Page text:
If that freedom is allowed to continue “bit rot” will not be a problem.

  • Guest

    Vent Cerf is the man!

    The internet is restructuring our economy into the “information superhighway age”. Jobs will be regained as our economy restructures.

    The internet will become our gateway to life’s management.

  • http://www.lynnbyrne.com Mike

    I travel around the world as a consultant. My Holy Grail is internet access all the time:

    On Airplanes
    In Hotels around the world
    In Taxi Cabs
    In Restaurants
    In a remote office in a remote village

    I believe this will happen at some point in the future. The sooner the better. I don’t have 1,000 years.

  • http://www.youtube.com/watch?v=kySl-ZHz1AI Jane Jiang

    It’s informative. I liked the interview. but I was wondering why they didnt put a camera on stand while there were two shooting?
    too shaking to my eyes for an about 20 min episode.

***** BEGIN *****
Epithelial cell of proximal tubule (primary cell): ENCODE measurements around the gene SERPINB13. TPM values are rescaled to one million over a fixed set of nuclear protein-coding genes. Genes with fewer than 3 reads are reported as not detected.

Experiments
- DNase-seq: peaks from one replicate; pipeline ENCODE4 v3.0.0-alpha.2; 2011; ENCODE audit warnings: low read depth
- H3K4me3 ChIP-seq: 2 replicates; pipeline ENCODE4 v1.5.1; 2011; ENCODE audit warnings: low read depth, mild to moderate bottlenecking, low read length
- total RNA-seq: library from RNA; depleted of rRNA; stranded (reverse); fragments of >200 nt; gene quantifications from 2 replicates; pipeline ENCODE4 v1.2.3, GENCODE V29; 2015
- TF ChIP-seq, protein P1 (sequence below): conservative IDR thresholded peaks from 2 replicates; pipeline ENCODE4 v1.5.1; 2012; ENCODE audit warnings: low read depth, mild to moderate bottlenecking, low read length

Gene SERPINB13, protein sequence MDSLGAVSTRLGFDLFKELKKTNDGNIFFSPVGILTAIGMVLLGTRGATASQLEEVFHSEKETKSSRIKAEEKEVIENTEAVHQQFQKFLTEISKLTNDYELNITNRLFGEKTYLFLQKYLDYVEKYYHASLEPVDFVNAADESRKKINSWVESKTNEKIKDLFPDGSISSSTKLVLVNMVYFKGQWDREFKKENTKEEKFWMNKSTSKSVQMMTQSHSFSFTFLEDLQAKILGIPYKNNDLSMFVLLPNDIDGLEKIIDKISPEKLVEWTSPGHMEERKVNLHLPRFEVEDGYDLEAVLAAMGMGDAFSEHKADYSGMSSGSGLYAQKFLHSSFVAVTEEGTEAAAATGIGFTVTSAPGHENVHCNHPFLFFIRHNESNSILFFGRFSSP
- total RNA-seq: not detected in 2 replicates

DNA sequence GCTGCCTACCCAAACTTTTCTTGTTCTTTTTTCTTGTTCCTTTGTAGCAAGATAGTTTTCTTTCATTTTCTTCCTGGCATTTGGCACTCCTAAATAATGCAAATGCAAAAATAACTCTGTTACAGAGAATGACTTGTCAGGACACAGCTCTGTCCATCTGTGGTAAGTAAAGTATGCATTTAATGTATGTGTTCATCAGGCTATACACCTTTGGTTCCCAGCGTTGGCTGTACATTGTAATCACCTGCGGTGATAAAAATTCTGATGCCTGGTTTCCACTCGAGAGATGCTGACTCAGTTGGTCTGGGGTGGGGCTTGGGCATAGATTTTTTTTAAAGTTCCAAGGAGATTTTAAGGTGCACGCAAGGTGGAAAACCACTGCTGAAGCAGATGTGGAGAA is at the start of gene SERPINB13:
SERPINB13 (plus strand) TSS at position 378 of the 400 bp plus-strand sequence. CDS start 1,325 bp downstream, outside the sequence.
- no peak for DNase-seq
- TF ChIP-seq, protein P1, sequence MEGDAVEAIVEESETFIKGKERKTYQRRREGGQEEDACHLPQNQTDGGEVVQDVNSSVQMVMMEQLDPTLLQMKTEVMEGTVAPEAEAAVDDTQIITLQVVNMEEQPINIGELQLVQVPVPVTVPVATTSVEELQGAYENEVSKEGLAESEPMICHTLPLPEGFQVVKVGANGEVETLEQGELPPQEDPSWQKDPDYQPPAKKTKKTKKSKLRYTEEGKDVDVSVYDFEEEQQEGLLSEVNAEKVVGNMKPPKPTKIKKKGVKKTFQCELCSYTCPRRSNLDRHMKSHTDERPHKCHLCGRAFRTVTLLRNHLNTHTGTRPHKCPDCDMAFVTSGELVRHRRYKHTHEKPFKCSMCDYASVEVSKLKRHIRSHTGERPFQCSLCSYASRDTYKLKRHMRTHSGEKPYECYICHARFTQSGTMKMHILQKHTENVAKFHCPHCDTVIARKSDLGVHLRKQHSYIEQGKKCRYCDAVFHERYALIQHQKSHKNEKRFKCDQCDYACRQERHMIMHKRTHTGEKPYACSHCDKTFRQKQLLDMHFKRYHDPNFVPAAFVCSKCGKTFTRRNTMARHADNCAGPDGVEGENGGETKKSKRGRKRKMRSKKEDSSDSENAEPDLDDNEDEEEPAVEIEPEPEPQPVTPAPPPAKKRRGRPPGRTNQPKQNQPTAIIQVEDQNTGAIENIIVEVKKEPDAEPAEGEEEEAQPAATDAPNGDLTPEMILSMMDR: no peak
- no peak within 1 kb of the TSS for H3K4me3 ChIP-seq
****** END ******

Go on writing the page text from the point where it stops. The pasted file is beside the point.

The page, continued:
TV interviewer from CN

  • http://www.hughzebeezlaughs.blogspot.com/ Hughze

    Yup! Just what I need. Having to worry about someone hacking into my fridge. I guess when someone creates a new software, they better create a way for it to interpret old data as well. Then they need to keep that standard going. Also I’m guessing old data will eventually have to be restored into the modern data storage if such changes in software and storage occurs.

  • http://www.purplekiwi.net/ Daniel

    “but something will need to be done so that once software is no longer supported, we will be able to preserve the information created with that software.”